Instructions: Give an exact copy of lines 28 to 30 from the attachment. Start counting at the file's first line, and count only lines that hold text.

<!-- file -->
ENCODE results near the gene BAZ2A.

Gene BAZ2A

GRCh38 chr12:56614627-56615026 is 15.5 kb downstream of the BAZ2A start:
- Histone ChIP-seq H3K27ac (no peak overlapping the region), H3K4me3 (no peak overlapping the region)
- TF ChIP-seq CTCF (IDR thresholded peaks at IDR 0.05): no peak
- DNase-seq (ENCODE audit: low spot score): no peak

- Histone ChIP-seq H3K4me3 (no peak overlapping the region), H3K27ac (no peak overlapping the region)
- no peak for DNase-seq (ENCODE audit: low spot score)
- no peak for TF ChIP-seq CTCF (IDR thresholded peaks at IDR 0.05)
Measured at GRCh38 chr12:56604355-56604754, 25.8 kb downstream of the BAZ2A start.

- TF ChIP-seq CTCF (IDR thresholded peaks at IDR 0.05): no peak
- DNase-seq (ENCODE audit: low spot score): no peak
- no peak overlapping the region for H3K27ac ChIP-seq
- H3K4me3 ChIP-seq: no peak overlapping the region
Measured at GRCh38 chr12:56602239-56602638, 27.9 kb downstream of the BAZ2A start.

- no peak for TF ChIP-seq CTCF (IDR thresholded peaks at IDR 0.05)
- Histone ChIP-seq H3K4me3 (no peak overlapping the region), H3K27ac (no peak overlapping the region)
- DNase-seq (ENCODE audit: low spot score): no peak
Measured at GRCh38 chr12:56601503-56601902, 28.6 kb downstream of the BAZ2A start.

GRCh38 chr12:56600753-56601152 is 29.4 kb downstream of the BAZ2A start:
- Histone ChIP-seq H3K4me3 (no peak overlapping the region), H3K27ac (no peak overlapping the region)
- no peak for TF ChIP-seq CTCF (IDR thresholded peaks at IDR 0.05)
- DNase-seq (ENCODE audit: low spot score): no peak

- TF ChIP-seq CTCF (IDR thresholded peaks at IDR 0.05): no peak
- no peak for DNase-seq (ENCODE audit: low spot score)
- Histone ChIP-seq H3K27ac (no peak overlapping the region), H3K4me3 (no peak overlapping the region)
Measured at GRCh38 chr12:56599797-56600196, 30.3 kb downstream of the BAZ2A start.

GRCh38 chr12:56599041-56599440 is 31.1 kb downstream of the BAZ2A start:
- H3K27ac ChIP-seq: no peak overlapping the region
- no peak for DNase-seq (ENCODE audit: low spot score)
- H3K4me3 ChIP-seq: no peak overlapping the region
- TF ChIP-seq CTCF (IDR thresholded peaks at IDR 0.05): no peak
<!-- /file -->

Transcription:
GRCh38 chr12:56599041-56599440 is 31.1 kb downstream of the BAZ2A start:
- H3K27ac ChIP-seq: no peak overlapping the region
- no peak for DNase-seq (ENCODE audit: low spot score)